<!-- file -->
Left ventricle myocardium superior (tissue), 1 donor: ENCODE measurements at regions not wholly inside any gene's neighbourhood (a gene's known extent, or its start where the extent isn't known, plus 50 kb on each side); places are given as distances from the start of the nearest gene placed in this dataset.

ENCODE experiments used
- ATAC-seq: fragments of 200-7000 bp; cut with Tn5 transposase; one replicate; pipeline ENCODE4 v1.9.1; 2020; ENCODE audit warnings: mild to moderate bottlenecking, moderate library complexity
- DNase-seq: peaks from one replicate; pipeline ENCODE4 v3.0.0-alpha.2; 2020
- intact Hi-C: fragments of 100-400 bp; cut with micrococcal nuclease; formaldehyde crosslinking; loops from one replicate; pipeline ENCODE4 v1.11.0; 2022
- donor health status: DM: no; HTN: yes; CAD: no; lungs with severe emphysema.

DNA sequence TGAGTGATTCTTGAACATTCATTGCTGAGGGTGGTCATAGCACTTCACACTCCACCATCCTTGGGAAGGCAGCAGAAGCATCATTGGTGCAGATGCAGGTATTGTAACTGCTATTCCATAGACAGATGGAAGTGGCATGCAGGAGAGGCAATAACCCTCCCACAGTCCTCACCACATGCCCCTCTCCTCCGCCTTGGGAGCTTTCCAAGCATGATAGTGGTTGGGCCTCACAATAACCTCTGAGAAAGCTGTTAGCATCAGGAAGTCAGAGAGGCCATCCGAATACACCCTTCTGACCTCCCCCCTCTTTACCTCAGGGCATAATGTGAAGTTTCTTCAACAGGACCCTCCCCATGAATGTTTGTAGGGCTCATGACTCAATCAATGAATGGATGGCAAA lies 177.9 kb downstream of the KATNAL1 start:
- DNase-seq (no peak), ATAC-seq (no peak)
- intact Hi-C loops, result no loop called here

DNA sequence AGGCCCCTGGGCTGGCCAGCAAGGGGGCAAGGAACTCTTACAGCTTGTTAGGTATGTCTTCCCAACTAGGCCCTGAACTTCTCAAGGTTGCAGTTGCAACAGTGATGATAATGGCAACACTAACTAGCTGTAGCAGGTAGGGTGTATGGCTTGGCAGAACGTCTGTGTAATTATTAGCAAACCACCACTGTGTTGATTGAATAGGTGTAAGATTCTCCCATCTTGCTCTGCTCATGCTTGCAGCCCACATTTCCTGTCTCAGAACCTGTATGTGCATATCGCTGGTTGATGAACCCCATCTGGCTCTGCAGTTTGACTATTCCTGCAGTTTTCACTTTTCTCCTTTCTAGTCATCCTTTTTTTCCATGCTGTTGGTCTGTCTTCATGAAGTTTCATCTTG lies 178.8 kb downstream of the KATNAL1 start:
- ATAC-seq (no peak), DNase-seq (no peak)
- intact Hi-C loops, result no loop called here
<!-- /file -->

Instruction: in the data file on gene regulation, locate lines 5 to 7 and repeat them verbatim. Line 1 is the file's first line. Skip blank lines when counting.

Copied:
- intact Hi-C: fragments of 100-400 bp; cut with micrococcal nuclease; formaldehyde crosslinking; loops from one replicate; pipeline ENCODE4 v1.11.0; 2022
- donor health status: DM: no; HTN: yes; CAD: no; lungs with severe emphysema.

DNA sequence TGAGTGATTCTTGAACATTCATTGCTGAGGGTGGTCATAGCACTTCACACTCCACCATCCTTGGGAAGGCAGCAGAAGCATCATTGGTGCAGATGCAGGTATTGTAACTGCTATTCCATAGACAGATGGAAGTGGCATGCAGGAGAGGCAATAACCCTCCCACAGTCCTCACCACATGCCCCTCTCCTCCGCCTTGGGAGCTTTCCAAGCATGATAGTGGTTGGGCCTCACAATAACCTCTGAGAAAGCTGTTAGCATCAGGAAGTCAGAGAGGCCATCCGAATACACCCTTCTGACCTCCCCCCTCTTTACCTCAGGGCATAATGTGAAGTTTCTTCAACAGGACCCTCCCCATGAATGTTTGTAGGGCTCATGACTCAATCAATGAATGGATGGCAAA lies 177.9 kb downstream of the KATNAL1 start: